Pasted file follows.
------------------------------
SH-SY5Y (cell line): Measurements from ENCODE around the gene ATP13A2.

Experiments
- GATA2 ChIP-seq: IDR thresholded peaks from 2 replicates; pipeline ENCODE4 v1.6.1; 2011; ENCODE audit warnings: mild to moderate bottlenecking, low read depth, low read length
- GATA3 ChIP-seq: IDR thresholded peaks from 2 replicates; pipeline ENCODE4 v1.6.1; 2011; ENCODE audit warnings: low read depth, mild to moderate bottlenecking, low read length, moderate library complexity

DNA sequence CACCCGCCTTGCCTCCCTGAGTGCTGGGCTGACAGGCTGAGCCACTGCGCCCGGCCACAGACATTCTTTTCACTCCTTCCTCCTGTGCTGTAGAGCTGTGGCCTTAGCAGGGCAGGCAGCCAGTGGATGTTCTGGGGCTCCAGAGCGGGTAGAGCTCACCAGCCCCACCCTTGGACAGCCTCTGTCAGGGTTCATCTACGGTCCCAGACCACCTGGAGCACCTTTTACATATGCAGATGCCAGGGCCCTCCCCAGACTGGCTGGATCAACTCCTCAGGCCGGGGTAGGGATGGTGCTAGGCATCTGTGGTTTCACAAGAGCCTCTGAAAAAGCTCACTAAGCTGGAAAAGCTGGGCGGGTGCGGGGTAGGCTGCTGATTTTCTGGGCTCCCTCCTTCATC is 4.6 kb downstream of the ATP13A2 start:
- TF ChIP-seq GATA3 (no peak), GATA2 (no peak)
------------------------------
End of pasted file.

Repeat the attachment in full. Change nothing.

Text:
SH-SY5Y (cell line): Measurements from ENCODE around the gene ATP13A2.

Experiments
- GATA2 ChIP-seq: IDR thresholded peaks from 2 replicates; pipeline ENCODE4 v1.6.1; 2011; ENCODE audit warnings: mild to moderate bottlenecking, low read depth, low read length
- GATA3 ChIP-seq: IDR thresholded peaks from 2 replicates; pipeline ENCODE4 v1.6.1; 2011; ENCODE audit warnings: low read depth, mild to moderate bottlenecking, low read length, moderate library complexity

DNA sequence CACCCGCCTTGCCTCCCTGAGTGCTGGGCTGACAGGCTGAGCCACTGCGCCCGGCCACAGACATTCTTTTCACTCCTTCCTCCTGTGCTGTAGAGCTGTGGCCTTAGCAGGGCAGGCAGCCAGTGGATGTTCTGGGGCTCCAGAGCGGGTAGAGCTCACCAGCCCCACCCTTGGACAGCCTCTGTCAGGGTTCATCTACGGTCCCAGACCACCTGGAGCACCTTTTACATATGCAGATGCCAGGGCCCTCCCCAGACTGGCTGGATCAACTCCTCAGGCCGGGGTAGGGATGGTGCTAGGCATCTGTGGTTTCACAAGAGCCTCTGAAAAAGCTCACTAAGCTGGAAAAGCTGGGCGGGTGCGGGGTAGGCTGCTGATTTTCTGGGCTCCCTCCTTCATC is 4.6 kb downstream of the ATP13A2 start:
- TF ChIP-seq GATA3 (no peak), GATA2 (no peak)